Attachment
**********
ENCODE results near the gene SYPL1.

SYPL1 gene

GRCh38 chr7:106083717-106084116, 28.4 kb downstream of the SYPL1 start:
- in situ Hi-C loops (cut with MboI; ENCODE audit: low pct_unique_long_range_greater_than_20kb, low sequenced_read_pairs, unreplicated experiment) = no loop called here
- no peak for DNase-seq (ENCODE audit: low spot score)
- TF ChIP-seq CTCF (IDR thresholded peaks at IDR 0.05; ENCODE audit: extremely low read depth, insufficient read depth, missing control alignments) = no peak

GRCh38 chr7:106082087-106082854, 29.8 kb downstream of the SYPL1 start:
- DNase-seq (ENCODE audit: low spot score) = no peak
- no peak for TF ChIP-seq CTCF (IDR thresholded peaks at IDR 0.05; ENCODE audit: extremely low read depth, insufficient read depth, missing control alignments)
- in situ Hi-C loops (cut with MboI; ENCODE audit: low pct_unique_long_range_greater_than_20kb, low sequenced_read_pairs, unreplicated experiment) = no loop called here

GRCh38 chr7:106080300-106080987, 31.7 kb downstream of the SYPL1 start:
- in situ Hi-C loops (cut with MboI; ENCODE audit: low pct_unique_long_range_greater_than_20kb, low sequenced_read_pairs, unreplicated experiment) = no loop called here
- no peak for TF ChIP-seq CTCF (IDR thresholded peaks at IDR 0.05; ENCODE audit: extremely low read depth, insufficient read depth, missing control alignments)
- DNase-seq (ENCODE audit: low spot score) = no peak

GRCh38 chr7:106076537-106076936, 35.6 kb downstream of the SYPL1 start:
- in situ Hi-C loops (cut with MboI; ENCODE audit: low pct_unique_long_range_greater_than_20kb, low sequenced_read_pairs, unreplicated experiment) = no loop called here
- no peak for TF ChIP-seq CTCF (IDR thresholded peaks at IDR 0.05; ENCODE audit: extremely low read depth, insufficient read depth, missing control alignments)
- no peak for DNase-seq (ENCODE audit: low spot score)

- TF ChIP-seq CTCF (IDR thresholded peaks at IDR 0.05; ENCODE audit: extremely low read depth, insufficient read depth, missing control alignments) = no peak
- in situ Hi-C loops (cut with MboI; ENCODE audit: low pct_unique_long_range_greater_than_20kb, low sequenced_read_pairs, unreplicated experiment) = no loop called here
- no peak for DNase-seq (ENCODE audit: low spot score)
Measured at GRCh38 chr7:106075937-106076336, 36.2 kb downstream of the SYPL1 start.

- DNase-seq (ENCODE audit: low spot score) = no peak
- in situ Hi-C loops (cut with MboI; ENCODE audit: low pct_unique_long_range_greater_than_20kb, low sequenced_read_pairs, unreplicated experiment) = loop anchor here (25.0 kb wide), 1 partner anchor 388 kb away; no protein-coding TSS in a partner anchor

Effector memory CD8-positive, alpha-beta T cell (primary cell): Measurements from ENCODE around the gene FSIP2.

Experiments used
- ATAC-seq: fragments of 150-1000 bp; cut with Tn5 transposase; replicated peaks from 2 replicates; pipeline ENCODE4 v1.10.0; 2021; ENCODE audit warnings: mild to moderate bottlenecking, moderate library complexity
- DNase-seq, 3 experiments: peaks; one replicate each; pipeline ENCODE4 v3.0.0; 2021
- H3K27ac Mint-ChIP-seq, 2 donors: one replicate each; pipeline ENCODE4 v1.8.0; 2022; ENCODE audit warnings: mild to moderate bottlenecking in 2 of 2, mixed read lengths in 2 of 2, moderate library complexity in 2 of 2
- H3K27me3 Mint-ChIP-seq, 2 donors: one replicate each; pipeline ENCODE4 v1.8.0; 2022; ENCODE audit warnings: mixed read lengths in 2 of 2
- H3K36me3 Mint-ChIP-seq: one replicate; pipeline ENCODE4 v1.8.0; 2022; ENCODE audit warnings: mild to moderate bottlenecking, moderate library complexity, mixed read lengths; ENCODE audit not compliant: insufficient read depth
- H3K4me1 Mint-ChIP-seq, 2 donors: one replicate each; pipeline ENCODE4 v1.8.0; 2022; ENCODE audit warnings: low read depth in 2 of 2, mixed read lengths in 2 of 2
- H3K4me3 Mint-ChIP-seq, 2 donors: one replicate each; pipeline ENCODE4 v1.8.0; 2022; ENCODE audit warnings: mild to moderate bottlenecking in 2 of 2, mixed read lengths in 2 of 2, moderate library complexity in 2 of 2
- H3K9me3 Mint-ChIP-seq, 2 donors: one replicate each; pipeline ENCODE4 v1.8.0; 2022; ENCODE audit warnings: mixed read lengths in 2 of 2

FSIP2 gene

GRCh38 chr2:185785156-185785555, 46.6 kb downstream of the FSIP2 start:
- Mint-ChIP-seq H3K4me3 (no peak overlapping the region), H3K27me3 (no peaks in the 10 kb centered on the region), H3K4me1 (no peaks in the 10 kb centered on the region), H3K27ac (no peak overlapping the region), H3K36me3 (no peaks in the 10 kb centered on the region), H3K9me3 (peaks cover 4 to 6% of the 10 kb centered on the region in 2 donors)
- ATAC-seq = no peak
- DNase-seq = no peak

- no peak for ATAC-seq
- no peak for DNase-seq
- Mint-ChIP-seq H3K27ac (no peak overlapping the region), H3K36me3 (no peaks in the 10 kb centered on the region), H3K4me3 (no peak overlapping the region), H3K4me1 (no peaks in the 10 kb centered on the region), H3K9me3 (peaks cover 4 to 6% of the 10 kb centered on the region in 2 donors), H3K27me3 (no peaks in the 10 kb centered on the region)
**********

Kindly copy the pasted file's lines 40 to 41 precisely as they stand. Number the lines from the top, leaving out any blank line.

- no peak for ATAC-seq
- no peak for DNase-seq